for dawn is nigh, and the world
needs to know:

I am awake.

How To Write A Poem: Revised

I said to you:
breathe, feel, let the words pour out of you
because they already live within your marrow.

I said to you:
poetry comes as easily as a heartbeat,
unthinking, pounding, every quiver of your ventricle
a stanza, every rush of blood to your arteries, a couplet.

I said to you:
you are the Lord of your own life. 
Bring forth light, banish the darkness—
if you wish it, it will Be.

But now,
the revisionary Messiah,
I say to you:
it is not so.

Poetry is a fickle mistress.
She is tantalising, her hips swaying down the street,
bringing waves of longing like a storm to a ship: wood beckons
the end on water. Now and again, a flash of lightning words,
illuminating a landscape untouched, unexplored, 
beautiful without understanding. But the thunder rolls,
and we are deafened. These words, these lines,
these little rhymes and rhythms that we clutch to us
like blankets to a child: they dissipate, light smothered by darkness.

Poetry is as a storm: she comes as suddenly as she goes,
and Heaven above, she will leave you with nothing if she can.
And Poetry, that woman with the Devil inside of her,
will make sure that you mean nothing until
you have captured the words and wrung them to the page.

Oh, but the lack of pretty sentiments and
heartfelt metaphors in this may not fulfil you.
I warn you, though, you hopefuls with flowers in your hair:

To write a poem,
be ready for war.

a contemplation on devotion

To be filled:

endlessly, again & again.
Overflowing, a fountain
of heartache, desire.
Words erupt like lava
from lips, soft as petals:

these words are beautiful.
Simply said, elegantly whispered,
unassuming as snow. 

They are as paper before ink.

It is only once we think
that they start to sting:
spider bites, bee stings,
a mosquito sucking blood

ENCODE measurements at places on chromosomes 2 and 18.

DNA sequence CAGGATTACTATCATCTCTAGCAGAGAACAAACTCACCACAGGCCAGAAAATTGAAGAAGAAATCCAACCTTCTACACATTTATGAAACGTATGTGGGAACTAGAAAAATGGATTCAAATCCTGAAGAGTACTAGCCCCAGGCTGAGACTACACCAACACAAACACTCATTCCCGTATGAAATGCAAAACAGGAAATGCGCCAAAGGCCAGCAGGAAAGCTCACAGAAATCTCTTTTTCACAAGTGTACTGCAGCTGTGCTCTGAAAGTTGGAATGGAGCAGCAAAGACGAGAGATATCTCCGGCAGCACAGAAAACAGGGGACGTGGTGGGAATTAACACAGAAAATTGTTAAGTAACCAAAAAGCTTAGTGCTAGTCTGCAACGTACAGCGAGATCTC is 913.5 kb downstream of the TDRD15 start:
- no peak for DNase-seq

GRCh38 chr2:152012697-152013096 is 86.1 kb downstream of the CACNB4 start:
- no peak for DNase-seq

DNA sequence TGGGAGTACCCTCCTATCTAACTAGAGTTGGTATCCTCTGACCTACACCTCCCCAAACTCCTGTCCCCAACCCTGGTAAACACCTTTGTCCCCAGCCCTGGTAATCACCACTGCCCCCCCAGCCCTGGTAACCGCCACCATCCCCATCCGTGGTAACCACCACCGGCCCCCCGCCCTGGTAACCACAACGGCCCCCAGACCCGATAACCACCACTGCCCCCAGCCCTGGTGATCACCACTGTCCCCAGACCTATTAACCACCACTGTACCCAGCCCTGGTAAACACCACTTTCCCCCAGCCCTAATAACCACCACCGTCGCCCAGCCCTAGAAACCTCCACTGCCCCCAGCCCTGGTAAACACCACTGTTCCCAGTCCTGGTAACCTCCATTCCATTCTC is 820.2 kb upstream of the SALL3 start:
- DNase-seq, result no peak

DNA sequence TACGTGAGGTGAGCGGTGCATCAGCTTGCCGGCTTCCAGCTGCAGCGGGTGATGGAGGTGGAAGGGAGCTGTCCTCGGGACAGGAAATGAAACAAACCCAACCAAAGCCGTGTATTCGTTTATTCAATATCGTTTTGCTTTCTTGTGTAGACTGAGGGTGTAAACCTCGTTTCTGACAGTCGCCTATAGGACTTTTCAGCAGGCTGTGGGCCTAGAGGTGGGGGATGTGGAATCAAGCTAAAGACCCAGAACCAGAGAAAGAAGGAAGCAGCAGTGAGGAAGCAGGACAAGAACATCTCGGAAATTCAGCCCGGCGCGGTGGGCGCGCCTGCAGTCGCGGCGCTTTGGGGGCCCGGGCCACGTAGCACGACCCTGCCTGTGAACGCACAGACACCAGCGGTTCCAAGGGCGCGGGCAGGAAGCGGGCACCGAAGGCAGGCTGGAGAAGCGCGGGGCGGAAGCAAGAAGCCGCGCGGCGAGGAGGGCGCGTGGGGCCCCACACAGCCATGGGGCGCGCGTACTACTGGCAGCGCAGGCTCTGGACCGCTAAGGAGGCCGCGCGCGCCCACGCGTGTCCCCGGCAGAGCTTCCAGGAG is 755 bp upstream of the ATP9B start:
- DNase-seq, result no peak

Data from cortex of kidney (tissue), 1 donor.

as a lover may suckle on your breasts.

I do not need to be filled with warm coffee,
with soups, salads & sustenance,
with your tongue & your fingers.
I do not need to be fulfilled by anything
save your gaze:

a moonbeam that shatters my freckled skin.

I simply crave your words of adoration,
and your sleepy, contented smile.

All About Nightmares

Sometimes the dark creeps up on you.

Like the sun setting brilliantly,
the world is full of pink and red and yellow,
and a bursting fiery orange: the colours of life.
Every cloud is tinted, and your skin
is warmed by beauty. You forget about the end.
You breathe in the moment and glory in the light.
Lungs full of life, you sigh, unafraid of losing
everything.

And then night falls.
Suddenly you’re standing in a field
where the ground is wet and muddy,
and worms stick to your feet, dust and compost
and everything rotten staining your skin the color of
the end. Sometimes the night can be beautiful,
with the stars and the moon and gentle caresses,
but tonight you are afraid of the dark: a child again,
the Bogeyman under the bed. And everything around you
is black. All of a sudden, you’re left with nothing but memory.

Memory of a dying sun,
and the dark that came before.

You wake up. Screaming.

These Women

There are women out there
who walks with accents,
who limp with a rising crescendo,
their shoulders burdened by 
verbs and nouns and
can you please repeat that?

Around corners
lurk squinted eyes,
probing questions as pointed
as a six-inch needle:
injected right into the heart & soul
of their womanhood.

They’ll end up check-out chicks
in their late fifties, their dark black hair
streaked with lines of bitter years.
They’re the women who wear masks
to cover their gnarled smiles and cracked lips,
applying acetate and polymers to your
nails more perfect than life.
They’re the women you barely glance at:
the women who travelled miles and miles
to invade your suburban paradise,
for just a chance to breathe more freely.

I do not know these women
like their husbands do, the quiet men
with sad eyes and a knowledge that they are the only ones
who see their worth. Nor like their children do,
with perfect English and dark brown eyes,
their skin stained all colours of the rainbow.
I do not know these women.

But they walk, silently,
through our lives, and we use them
as stepping stones
to a brighter, easier future.